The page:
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The Trade Facilitation and Trade Enforcement Act

The Trade Facilitation and Trade Enforcement Act

In February, President Obama signed the Trade Facilitation and Trade Enforcement Act, a broad refresh of U.S. trade laws. Title VII of this law concerns exchange rate and economic policies. The earlier law, passed in 1988, required the Treasury Department to determine if a nation was “manipulating” its exchange rate. If a country was found to be doing so, the Treasury could engage in consultations to change the policies of the manipulator. In practice, the Treasury found few nations in violation of the earlier law. China was tagged with this designation five times from 1992 to 1995, Taiwan twice, in 1988 and 1992, and South Korea in 1988. In reality, being designated a manipulator didn’t trigger significant penalties.

In this report, we will discuss the history of exchange rate issues in trade, the new legislation and its potential impact on U.S. trading partners. We will review the reserve currency role and explain why this role almost precludes any effective trade policy designed to punish foreign trade practices. We will reflect on the new law in light of the current political situation in the U.S. and, as always, conclude with the impact on financial and commodity markets.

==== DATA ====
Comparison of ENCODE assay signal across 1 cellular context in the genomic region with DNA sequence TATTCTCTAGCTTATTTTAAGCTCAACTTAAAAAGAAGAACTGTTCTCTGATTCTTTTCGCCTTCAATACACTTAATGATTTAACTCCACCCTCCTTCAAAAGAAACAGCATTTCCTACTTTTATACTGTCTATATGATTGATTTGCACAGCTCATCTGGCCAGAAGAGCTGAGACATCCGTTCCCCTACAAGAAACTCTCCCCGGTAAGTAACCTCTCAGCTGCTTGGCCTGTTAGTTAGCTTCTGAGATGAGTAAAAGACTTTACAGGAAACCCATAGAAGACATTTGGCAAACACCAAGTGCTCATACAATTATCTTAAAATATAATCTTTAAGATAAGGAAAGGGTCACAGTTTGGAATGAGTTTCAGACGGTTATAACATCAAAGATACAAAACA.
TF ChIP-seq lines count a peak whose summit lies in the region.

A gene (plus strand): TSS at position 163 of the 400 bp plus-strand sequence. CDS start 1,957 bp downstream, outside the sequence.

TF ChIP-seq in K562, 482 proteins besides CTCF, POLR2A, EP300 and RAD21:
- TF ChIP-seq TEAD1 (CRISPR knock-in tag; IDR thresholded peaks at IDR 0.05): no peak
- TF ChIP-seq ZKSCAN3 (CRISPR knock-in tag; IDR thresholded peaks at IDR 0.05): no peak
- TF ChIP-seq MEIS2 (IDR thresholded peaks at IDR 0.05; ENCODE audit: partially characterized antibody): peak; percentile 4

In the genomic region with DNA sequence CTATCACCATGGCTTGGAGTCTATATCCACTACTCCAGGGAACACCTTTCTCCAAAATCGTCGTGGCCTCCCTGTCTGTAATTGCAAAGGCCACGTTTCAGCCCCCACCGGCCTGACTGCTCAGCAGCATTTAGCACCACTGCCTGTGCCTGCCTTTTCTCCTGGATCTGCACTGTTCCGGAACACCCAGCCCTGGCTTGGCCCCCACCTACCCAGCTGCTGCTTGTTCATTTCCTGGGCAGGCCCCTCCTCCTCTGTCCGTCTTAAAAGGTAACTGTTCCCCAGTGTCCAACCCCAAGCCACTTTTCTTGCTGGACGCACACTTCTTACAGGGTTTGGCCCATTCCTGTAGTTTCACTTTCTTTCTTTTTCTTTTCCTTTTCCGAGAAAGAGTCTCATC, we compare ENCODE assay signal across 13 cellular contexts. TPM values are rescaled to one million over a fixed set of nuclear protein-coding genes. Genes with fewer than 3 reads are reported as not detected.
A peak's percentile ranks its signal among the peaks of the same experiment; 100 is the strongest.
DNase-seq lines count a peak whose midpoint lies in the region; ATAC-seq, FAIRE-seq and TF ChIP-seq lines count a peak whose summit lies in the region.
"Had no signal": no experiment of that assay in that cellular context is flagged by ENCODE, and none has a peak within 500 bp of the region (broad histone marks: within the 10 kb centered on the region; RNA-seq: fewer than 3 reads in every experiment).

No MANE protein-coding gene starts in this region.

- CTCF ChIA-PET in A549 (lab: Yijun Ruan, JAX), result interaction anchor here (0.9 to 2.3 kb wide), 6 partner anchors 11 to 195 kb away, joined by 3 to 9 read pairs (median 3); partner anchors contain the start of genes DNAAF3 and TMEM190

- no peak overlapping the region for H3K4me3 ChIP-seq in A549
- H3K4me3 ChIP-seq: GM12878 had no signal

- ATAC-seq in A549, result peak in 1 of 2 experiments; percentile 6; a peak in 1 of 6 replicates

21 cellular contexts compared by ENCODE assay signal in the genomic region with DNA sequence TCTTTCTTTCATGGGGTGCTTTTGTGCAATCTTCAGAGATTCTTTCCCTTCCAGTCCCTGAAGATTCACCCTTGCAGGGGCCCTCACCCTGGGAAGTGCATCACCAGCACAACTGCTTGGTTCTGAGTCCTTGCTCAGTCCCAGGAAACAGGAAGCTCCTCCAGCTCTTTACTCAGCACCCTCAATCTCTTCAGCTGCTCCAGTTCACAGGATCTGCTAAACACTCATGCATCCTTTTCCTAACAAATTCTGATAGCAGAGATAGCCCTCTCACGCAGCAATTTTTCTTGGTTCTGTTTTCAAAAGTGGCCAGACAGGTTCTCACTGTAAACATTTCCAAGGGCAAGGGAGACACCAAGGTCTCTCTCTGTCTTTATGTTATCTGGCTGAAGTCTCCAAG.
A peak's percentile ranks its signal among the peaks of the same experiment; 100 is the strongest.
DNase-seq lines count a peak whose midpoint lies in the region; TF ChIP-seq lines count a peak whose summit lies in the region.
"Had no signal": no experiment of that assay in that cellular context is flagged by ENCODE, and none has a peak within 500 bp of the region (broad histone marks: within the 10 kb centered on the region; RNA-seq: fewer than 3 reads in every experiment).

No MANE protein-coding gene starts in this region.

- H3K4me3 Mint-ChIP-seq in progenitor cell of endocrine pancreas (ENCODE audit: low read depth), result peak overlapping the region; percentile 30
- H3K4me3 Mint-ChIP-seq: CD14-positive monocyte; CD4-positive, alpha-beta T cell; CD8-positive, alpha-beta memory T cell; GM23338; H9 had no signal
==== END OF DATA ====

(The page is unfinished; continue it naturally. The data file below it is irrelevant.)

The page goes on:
Currencies and Trade: A Background
The earlier law, passed in 1988, acknowledged that foreign nations could use exchange rates to enhance the value of their exports and effectively “steal” aggregate demand from the U.S. economy. It is important to note that the earlier law was enacted near the end of a major dollar market cycle that triggered two major currency agreements, the Plaza Accord in 1985 and the Louvre Accord in 1987.

This chart shows the JP Morgan dollar index, which adjusts for trade flows and inflation. Note that the dollar rose by nearly 50% from 1978 to 1985. The combination of deregulation, loose fiscal policy and tight monetary policy made the dollar very attractive to foreign buyers as it led to falling inflation and very high real interest rates.

However, the strong dollar undermined U.S. competitiveness, taking the current account from near-balance in 1981 to a 3.3% deficit (as a percentage of GDP) by 1987. In 1985, at the Plaza Hotel in New York, the G-5 (U.S., U.K., Germany, Japan and France) agreed that the dollar’s strength had become a danger to the global economic system and all agreed to push the dollar lower through direct intervention and “jawboning.” These measures, even in the absence of other policy changes, were effective in lowering the dollar. In 1987, the same group agreed to arrest the dollar’s decline by creating a set of “reference rates.”

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